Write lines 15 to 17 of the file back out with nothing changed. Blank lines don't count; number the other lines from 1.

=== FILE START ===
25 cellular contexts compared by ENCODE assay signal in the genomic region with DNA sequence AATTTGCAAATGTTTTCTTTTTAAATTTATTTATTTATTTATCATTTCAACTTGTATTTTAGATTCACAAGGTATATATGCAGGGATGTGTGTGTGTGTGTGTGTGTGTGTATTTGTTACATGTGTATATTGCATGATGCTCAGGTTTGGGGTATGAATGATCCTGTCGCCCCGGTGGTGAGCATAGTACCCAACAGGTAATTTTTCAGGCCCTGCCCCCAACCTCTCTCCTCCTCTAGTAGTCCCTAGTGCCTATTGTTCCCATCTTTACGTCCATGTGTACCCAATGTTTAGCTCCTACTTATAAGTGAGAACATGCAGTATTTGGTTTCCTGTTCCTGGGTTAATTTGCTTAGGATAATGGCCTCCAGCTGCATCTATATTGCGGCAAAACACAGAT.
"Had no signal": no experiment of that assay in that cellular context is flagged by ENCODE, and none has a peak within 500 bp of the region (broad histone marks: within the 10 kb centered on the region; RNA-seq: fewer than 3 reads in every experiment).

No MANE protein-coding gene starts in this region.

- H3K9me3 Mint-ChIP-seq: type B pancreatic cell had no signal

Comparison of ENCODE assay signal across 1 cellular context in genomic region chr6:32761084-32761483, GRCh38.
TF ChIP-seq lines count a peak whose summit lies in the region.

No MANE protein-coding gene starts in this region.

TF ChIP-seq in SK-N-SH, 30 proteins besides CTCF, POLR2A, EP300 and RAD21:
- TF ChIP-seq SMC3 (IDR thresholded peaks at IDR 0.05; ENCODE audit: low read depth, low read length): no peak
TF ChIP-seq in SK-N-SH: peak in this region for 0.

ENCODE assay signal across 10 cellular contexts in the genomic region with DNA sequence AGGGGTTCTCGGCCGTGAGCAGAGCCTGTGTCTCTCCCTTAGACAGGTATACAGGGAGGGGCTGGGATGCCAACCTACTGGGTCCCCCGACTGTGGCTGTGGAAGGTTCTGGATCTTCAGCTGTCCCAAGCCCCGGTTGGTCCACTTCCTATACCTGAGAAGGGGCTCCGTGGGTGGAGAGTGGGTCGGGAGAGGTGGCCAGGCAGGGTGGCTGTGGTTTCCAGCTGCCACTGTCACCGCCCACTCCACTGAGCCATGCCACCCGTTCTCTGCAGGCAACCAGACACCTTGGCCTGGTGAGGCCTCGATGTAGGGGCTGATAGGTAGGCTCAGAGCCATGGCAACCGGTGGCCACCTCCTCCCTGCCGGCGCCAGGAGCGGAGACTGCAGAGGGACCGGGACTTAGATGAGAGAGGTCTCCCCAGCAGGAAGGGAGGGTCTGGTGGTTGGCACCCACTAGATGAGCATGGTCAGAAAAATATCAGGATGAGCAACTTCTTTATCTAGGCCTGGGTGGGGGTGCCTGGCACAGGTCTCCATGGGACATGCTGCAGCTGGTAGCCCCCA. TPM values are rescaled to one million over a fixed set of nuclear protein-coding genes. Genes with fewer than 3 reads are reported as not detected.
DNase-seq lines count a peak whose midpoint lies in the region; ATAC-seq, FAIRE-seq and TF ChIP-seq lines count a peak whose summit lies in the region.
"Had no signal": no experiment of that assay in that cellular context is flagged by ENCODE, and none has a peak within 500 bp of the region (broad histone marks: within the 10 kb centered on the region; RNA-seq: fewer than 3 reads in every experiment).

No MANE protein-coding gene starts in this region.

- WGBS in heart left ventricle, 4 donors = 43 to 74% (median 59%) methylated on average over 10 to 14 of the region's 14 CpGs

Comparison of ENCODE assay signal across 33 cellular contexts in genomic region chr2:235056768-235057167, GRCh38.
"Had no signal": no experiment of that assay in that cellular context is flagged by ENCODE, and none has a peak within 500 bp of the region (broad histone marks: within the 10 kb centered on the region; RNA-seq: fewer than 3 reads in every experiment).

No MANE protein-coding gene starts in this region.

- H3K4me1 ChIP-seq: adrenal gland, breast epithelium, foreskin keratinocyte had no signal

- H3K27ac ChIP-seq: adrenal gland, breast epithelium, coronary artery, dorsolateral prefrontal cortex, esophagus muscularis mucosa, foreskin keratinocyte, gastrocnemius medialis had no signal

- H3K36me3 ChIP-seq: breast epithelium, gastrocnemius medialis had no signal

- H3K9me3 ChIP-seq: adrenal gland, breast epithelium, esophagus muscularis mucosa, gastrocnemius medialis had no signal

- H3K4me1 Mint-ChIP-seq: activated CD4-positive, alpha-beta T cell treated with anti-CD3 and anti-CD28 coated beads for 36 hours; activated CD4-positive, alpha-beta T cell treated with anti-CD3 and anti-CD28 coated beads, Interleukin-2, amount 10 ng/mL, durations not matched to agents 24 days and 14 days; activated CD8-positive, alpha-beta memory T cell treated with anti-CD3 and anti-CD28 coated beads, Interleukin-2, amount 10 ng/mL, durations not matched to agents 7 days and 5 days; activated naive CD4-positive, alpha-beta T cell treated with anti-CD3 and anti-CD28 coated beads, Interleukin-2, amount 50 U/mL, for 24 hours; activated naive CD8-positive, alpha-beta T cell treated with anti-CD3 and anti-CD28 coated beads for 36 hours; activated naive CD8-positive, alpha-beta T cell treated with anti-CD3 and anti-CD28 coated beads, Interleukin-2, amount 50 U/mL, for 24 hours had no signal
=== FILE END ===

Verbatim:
- WGBS in heart left ventricle, 4 donors = 43 to 74% (median 59%) methylated on average over 10 to 14 of the region's 14 CpGs

Comparison of ENCODE assay signal across 33 cellular contexts in genomic region chr2:235056768-235057167, GRCh38.
"Had no signal": no experiment of that assay in that cellular context is flagged by ENCODE, and none has a peak within 500 bp of the region (broad histone marks: within the 10 kb centered on the region; RNA-seq: fewer than 3 reads in every experiment).